Losing that hurt.

It hurt a lot.

It also made me appreciate baseball that much more.

For me, there’s a sentimental value for baseball. Growing up, some of my fondest memories involve sitting on the couch with my dad, cracking peanuts, and watching ball games together. I didn’t even care who was playing. Just watching baseball with my dad was a joyous experience. I came to cherish that experience as I got older.

Now, after last year, I’m ready to cherish it even more. I encourage other baseball fans to do the same. We lost a lot in 2020. We took so many things for granted, including baseball. Let’s take the time to celebrate having it this year.

Play ball!

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One Year Ago: The NBA Cancelled A Game Moments Before Tip-Off (And The End Of Normal Began)

It’s amazing to think of where we were at this time last year. It feels so long ago. It might as well have been another century. The simple experience of going out, hanging out with friends, or attending a sporting event seemed so casual. Being in a crowded arena with cheering fans never felt unsafe. It was just loud and roucouse.

That all changed in March 2020. That’s when the world, as we knew it, started to fall apart as the COVID-19 pandemic took hold. I already recounted my own experience when I felt the impact like everyone else. I have a feeling everyone has their moment when they realized this was not going to just blow over easily.

However, if there was one moment in which everybody realized that this was serious, it was when major sports leagues started shutting down. Suddenly, this activity we turn to for an escape was no more. These were billion-dollar leagues who had plenty of incentive to keep playing, regardless of what the news said. The idea of any major league shutting down seemed unthinkable.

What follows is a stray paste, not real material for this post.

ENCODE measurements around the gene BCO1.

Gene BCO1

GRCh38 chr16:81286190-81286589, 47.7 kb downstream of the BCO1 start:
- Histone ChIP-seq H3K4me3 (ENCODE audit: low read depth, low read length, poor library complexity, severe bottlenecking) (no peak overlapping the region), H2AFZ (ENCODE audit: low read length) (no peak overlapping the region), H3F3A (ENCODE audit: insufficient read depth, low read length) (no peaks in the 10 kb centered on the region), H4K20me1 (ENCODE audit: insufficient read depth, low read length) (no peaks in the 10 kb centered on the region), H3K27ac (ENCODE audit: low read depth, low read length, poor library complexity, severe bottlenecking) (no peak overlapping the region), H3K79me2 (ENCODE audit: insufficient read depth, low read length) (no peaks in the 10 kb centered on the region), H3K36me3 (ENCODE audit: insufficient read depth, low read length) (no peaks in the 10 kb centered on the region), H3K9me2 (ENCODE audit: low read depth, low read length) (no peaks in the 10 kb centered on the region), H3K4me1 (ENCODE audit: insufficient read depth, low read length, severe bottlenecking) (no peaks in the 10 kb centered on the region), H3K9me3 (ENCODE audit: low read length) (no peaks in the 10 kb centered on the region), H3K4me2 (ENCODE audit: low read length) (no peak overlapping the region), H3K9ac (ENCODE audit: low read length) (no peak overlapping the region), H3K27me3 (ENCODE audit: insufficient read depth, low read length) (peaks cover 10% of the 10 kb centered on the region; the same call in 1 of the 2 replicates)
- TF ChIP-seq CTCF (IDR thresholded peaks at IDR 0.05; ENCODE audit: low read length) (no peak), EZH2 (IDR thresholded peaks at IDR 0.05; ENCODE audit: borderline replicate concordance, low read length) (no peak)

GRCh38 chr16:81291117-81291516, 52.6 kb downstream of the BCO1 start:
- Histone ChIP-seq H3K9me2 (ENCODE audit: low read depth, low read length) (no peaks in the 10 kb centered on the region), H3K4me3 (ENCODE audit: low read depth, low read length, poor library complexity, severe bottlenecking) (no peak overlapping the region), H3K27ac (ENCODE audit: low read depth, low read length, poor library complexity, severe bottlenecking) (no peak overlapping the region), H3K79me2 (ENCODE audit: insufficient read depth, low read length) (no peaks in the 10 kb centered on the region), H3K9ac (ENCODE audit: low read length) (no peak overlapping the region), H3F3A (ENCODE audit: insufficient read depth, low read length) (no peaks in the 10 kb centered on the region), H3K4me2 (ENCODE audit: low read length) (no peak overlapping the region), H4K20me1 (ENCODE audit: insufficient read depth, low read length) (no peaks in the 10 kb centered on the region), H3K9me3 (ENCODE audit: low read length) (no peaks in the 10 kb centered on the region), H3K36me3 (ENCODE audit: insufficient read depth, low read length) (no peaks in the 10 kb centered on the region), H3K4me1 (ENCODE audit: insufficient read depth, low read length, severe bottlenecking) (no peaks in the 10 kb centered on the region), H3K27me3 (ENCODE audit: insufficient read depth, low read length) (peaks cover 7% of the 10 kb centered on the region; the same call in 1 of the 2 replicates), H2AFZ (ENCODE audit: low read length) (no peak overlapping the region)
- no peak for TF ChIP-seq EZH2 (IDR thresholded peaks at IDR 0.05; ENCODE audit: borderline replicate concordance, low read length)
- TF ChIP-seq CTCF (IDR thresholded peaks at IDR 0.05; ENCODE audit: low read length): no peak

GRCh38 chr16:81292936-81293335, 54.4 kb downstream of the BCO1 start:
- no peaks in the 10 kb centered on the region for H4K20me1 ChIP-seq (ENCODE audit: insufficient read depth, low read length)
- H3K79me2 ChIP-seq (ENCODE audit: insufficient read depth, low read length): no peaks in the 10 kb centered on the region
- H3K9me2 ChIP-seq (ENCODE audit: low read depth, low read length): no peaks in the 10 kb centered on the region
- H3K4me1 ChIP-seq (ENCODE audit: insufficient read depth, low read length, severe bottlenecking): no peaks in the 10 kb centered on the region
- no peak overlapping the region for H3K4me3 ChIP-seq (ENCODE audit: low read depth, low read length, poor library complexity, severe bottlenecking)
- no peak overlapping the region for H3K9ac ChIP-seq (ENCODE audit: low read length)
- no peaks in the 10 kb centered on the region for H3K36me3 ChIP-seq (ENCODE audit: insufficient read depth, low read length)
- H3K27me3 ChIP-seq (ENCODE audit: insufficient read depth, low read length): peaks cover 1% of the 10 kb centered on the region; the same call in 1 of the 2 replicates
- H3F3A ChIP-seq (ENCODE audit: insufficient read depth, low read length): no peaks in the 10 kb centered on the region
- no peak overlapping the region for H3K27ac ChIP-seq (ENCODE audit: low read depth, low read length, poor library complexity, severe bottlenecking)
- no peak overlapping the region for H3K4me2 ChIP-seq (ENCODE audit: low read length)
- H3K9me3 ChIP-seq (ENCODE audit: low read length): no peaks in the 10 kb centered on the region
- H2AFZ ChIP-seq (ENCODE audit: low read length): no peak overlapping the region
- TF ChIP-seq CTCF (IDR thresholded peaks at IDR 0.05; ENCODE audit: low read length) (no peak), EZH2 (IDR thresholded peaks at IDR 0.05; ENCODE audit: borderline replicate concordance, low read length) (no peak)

The unthinkable finally happened on March 11, 2020 when the Utah Jazz were scheduled to play the Oklahoma City Thunder in a major primetime match-up on ESPN. The arena was packed. People were cheering. Nobody was wearing masks or socially distancing. They were all just ready to escape the news and have a good time.

The game was still scheduled to play. The pre-game show happened without any indication that something was wrong. The players had warmed up and were ready to go. Then, there was a delay. A bunch of officials began discussing something. Nobody had any idea what it was about. Nobody would’ve suspected that the game, the NBA, and the entire sports world was about to shut down.

Looking back at that moment, it seems so ominous and eerie. It might have been the last glimpse of “normal” that we ever saw. Just watch the highlight posted by ESPN that same night. Watch as the world, as we knew it, changed before our eyes.

I’m not a huge basketball fan. I don’t follow the NBA as closely as I follow other sports, like baseball and football. However, seeing this gave me chills. It still does. Listening to these announcers talk about basketball, the season, and the importance of this game seems so surreal.

They have no idea what’s about to happen to the league and the world.

Nobody in that arena knew, from the players to the people serving drinks in the stands.

It really was unthinkable, a game being suspended this close to tip-off because of a pandemic. When it happened, it was the first domino to fall in the sports world. Everything after that just built on the nightmare that unfolded throughout 2020.